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Offline defrag of Exchange 2010 DAG DB

Please do not just tell me I don't ever need to defrag, thanks.

I am having a problem with my email archiving solution at the moment which should be resolved shortly. This has lead to my two DAG'd DBs getting dangerously close to filling their partitions.

I have installed a new partition on all the DAG servers and I will be creating a third DB soon to spread the mailboxes out.

Once the archiving solution comes back and mailboxes are shrunk I want to know how much free space there actually is on my two original partitions.  So while I have this empty third partition before I create the third DB, I have the chance to either (A) create the third DB and shuffle all mailboxes to it from each database one at a time recreating the other two databases in the process or (B) use the space to offline defrag the other two DBs.

The reason I don't want to do (A) is that one of the nodes of the DAG is in another office and it would take a looooong time for it to catch up with all the moving around of mailboxes.

So I would prefer to do the defrags, however I can't find the procedure to do this with regards to DBs in a DAG. Every post on t'interweb is just answered with you don't need to do it.

I know the DB files won't grow while there is space 'in side' them but I want to know exactly how much free space I have so that I can effectively balance the final 3 DBs.

I could in theory bring the third EX server back to this office for the dance of the mailboxes but that would be a pain and only worth it is the defrag process is extremely painful or dangerous.

Cheers,
Sam.
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Sam_Rendell
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Sam_Rendell
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endital1097Commented:
you would need to first suspend all database copies
then dismount the active database
run the defrag against all copies
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Sam_RendellAuthor Commented:
Ok thanks, would you say this is the sensible option over moving the third EX box back to head office and then moving/recreating DBs?
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endital1097Commented:
if you wanted that third to be a DR server, no
you just need to make sure that in the main site you have a majority so that if you lose the WAN your main site will stay online
the remote site would lose majority and go offline
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endital1097Commented:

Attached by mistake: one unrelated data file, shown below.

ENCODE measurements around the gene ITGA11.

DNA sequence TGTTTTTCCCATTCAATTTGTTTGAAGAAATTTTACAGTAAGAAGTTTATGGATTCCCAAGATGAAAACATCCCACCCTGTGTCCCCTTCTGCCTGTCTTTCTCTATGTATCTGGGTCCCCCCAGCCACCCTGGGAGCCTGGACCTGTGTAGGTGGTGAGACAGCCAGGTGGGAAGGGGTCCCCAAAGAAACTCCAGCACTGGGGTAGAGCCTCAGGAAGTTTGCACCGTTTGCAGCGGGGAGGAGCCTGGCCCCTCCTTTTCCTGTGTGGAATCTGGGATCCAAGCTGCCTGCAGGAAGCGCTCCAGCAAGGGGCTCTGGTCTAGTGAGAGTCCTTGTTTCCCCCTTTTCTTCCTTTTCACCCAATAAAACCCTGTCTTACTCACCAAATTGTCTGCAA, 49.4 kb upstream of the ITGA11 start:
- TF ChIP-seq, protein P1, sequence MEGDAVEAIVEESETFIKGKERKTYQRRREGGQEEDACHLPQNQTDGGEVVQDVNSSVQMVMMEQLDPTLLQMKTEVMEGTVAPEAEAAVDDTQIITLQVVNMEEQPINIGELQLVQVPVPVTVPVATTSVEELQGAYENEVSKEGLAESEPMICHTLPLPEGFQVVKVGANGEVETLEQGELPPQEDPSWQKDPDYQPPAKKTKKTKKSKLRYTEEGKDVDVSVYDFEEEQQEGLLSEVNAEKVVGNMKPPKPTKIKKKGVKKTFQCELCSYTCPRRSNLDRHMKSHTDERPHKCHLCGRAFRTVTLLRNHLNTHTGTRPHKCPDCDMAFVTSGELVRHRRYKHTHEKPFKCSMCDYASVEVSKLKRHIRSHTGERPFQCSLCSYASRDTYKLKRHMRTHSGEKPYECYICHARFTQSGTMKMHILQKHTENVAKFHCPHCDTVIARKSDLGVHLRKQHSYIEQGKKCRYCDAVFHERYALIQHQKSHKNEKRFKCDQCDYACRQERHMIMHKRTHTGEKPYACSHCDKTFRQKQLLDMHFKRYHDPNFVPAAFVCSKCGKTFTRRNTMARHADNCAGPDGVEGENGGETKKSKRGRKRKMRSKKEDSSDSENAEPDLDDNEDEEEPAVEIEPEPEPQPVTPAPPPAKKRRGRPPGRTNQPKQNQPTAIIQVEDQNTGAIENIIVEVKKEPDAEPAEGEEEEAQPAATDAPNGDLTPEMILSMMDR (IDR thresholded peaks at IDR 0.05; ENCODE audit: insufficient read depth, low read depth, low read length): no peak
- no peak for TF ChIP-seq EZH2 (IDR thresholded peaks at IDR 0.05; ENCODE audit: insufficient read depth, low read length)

sorry, misunderstood the question

yes, depending on the size you don't want to generate a lot of wan traffic
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endital1097Commented:
i also should have added once the defrags were complete on all you would resume the database copy, but you probably already knew that
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Sam_RendellAuthor Commented:
Yup, is reseeding after defrag likely to create long update queues anyway or should the copies all still be up to date?
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endital1097Commented:
the database will still be up-to-date
you are suspending the database copy which will stop log replication
to defrag the database you must dismount it which prevents any new logs

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Sam_RendellAuthor Commented:
Great that is what I wanted to hear. Reading around it seems like 110GB DB could take a looong time to defrag, any guesses?
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endital1097Commented:
if you defrag it to the same disk where the db lives, it will probably take about 4-6 hours
it also depends on the i/o of your disk
i had an 80gb db take 3 hours, but there was a lot of white space

check the application log for 1221 events to see how much
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Sam_RendellAuthor Commented:
I can defrag to separate disks so it should be quicker I guess.
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endital1097Commented:
it's quicker on the same disk
separate disks it must copy the new file to the original location
same disk doesn't copy
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Sam_RendellAuthor Commented:
oh that's bad news I've not got enough room on the same disk.
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endital1097Commented:
yes, think about how long it takes to copy a 110gb file from disk to disk :(
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Sam_RendellAuthor Commented:
Thanks for the help :)
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